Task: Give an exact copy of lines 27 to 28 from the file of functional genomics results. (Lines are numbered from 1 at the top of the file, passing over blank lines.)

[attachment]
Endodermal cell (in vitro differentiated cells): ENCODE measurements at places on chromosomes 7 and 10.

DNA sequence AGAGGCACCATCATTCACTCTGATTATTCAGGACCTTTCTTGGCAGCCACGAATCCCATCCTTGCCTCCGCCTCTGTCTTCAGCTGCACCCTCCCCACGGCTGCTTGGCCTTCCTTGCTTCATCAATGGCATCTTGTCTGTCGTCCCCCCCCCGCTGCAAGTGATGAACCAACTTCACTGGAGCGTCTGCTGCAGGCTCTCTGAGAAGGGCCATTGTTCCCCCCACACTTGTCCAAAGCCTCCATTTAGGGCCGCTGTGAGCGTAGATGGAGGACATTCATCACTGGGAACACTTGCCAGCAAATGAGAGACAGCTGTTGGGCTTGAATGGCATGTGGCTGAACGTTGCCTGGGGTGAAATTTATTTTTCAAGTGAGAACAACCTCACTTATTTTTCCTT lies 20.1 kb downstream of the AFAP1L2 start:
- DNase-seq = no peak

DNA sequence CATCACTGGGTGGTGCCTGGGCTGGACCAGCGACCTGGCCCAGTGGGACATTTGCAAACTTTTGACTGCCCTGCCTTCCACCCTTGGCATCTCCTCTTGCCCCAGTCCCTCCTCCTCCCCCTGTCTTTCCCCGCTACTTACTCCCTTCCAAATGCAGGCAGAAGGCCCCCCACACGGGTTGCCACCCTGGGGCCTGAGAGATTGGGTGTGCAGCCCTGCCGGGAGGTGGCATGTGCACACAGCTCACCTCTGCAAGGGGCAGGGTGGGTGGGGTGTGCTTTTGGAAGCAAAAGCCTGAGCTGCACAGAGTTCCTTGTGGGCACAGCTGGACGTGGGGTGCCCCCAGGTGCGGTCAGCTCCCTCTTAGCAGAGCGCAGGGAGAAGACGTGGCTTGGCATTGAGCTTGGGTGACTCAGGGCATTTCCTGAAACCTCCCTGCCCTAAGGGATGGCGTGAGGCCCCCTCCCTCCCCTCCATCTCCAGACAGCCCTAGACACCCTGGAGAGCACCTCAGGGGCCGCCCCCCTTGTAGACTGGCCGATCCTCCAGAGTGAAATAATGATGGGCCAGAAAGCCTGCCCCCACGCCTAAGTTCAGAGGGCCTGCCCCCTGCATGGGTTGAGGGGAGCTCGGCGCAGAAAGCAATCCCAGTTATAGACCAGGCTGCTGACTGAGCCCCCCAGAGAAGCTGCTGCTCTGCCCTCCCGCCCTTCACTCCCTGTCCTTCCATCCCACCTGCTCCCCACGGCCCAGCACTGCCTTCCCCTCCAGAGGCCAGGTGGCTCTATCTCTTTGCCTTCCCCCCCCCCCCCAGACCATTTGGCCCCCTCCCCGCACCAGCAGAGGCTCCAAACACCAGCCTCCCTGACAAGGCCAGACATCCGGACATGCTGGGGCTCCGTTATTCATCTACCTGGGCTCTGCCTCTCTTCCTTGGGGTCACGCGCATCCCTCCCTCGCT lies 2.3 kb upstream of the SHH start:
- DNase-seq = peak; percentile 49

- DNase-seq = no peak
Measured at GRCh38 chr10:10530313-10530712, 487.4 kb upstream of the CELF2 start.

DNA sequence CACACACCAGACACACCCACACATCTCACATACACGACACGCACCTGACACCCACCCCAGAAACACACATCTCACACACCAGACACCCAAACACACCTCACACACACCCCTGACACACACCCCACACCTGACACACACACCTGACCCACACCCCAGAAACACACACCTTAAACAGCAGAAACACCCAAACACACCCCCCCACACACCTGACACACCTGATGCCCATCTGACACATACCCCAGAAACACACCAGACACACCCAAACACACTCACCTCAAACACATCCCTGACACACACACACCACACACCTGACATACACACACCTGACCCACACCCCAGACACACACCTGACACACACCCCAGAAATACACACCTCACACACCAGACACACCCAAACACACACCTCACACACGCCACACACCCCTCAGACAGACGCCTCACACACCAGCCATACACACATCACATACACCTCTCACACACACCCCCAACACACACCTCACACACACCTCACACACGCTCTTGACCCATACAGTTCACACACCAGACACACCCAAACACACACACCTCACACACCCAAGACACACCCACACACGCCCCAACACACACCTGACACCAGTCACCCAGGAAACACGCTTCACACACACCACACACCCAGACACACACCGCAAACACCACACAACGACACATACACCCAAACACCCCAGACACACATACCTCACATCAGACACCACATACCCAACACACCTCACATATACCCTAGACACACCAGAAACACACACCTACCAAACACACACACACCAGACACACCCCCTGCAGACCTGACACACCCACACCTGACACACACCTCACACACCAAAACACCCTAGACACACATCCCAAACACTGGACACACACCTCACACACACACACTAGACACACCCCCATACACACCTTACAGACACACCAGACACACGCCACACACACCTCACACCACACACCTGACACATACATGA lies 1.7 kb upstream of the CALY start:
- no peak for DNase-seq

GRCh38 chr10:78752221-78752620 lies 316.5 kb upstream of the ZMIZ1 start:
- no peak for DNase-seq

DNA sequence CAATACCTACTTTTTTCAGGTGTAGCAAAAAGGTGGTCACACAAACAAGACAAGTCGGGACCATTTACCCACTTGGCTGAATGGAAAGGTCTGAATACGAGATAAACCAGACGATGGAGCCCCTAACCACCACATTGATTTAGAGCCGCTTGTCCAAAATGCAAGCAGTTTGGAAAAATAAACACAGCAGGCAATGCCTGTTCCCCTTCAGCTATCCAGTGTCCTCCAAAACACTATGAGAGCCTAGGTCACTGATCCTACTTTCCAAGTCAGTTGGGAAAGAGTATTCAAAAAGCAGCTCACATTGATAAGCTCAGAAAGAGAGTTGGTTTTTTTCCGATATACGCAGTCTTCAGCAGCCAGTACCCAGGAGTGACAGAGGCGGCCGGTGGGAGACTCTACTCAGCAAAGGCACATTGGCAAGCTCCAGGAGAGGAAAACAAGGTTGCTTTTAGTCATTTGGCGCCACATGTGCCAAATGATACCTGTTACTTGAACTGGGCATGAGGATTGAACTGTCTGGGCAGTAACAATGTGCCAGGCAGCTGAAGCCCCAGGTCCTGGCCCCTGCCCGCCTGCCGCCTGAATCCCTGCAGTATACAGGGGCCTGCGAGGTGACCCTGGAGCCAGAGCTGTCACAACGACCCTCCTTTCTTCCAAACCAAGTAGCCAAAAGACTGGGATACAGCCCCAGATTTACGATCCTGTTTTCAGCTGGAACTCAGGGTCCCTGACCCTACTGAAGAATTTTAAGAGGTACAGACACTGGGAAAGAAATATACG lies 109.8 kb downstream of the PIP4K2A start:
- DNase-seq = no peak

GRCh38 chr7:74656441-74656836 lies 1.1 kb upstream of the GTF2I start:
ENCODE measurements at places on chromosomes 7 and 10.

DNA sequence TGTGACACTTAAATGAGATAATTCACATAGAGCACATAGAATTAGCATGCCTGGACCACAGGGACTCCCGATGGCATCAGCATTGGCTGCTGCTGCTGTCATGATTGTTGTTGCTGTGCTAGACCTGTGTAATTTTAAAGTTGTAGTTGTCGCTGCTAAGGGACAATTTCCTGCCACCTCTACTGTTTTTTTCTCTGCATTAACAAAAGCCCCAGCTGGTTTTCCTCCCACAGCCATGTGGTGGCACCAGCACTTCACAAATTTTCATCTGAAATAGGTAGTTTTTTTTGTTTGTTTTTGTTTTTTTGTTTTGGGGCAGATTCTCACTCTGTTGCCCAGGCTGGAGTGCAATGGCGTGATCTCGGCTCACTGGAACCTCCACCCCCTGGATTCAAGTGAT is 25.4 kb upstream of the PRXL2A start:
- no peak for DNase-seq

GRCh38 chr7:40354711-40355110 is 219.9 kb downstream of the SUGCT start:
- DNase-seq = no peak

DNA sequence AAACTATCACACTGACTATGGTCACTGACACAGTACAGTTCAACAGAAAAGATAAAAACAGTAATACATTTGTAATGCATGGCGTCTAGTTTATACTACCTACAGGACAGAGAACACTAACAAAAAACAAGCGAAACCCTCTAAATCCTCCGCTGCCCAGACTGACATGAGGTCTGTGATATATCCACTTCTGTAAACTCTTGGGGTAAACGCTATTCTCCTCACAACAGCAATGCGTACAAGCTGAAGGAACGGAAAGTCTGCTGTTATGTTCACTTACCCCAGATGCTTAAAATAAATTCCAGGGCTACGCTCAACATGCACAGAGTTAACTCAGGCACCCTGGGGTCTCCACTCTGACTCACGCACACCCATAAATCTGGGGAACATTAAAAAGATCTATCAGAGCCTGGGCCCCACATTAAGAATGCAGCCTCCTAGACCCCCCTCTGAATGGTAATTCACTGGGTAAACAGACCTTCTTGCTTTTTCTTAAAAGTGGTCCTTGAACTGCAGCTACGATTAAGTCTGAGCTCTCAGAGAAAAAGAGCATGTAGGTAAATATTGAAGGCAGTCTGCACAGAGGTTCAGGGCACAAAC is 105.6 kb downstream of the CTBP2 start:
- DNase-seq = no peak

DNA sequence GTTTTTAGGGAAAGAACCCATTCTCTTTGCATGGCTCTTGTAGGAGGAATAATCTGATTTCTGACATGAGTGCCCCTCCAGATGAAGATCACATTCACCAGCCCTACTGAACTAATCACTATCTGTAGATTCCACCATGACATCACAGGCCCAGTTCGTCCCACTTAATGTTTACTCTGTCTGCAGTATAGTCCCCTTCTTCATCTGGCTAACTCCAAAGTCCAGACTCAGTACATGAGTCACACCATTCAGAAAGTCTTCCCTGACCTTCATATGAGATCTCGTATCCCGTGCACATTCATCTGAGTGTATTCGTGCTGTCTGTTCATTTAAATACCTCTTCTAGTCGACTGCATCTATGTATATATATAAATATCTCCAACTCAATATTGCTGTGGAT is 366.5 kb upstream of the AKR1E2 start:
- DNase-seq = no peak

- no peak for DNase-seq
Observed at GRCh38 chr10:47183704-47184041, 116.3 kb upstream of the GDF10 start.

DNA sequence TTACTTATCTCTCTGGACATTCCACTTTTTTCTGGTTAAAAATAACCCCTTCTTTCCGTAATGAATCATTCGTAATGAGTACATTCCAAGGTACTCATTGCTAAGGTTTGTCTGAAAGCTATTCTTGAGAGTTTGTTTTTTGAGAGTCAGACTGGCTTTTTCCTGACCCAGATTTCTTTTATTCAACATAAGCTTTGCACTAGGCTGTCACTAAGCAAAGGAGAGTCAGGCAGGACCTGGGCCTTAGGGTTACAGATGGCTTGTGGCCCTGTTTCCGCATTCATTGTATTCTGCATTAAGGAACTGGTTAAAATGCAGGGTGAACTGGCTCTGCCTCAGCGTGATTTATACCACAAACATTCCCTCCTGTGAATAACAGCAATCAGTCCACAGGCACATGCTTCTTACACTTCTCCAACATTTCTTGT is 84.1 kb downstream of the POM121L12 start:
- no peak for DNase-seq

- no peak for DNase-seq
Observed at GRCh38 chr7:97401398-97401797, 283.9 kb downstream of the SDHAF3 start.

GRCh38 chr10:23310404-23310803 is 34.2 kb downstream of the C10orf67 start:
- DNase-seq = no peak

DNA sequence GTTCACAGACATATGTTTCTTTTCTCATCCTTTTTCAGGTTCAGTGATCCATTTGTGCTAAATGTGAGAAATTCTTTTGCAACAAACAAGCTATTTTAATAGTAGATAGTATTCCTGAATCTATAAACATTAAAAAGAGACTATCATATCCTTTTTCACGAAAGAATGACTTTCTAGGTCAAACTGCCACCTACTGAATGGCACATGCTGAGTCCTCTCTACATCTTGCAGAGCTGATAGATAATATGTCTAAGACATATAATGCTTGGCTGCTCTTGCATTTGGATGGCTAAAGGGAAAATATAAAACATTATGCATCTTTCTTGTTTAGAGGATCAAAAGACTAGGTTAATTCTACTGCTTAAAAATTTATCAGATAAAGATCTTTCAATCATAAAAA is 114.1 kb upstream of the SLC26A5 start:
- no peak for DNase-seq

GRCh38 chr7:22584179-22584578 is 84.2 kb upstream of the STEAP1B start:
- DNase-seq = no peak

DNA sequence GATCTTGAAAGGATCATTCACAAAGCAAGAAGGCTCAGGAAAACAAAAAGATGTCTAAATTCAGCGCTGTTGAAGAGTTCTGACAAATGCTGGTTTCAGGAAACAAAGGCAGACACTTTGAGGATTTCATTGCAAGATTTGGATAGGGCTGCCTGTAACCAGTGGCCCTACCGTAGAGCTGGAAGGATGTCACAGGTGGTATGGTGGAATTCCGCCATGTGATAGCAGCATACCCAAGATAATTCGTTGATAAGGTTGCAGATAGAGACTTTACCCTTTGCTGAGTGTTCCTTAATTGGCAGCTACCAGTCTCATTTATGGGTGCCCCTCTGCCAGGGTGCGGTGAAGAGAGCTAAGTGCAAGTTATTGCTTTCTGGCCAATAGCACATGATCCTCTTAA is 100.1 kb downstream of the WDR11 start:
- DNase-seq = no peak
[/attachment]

- no peak for DNase-seq

- no peak for DNase-seq